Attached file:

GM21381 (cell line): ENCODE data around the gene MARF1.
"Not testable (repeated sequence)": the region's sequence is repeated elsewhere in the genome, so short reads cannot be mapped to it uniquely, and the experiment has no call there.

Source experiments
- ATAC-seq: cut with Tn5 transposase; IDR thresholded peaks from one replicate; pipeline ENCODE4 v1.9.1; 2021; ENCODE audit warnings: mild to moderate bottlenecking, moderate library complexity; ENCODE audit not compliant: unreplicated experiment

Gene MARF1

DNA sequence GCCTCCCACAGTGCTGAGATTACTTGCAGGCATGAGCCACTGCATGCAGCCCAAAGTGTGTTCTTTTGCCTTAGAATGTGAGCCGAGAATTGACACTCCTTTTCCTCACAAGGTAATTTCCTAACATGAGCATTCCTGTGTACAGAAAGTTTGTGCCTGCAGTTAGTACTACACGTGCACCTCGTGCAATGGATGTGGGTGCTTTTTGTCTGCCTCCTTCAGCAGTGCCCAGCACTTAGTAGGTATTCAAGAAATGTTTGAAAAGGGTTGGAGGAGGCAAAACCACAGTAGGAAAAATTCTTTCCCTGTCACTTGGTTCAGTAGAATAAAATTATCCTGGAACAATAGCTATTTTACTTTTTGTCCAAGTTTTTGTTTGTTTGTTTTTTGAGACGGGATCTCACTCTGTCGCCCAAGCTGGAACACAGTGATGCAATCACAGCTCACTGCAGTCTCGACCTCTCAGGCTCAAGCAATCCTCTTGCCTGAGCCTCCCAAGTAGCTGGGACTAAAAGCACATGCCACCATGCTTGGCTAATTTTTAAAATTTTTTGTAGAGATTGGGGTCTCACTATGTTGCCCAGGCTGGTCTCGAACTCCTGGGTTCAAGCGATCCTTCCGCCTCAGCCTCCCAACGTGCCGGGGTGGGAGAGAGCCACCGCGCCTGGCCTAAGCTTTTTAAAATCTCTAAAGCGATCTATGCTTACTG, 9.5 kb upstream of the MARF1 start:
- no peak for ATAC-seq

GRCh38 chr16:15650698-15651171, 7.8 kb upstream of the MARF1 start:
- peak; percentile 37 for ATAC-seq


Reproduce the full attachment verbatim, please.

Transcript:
GM21381 (cell line): ENCODE data around the gene MARF1.
"Not testable (repeated sequence)": the region's sequence is repeated elsewhere in the genome, so short reads cannot be mapped to it uniquely, and the experiment has no call there.

Source experiments
- ATAC-seq: cut with Tn5 transposase; IDR thresholded peaks from one replicate; pipeline ENCODE4 v1.9.1; 2021; ENCODE audit warnings: mild to moderate bottlenecking, moderate library complexity; ENCODE audit not compliant: unreplicated experiment

Gene MARF1

DNA sequence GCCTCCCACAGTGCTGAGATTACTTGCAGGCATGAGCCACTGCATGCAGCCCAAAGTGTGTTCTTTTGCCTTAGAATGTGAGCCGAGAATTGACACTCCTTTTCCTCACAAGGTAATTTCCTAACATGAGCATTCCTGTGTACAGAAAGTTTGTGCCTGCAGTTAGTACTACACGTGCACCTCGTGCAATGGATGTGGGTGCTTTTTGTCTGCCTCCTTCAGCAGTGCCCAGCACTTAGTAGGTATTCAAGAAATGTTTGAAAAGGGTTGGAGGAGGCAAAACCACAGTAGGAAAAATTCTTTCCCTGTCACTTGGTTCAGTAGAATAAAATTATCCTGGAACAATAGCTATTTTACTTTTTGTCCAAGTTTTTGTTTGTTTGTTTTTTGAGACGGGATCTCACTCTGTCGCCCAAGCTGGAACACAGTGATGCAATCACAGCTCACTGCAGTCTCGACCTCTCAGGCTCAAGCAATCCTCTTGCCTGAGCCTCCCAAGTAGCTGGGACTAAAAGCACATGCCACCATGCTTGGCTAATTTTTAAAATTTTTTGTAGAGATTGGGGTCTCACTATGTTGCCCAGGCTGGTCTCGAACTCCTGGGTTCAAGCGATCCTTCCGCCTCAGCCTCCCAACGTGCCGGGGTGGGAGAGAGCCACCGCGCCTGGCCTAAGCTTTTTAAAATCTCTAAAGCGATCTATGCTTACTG, 9.5 kb upstream of the MARF1 start:
- no peak for ATAC-seq

GRCh38 chr16:15650698-15651171, 7.8 kb upstream of the MARF1 start:
- peak; percentile 37 for ATAC-seq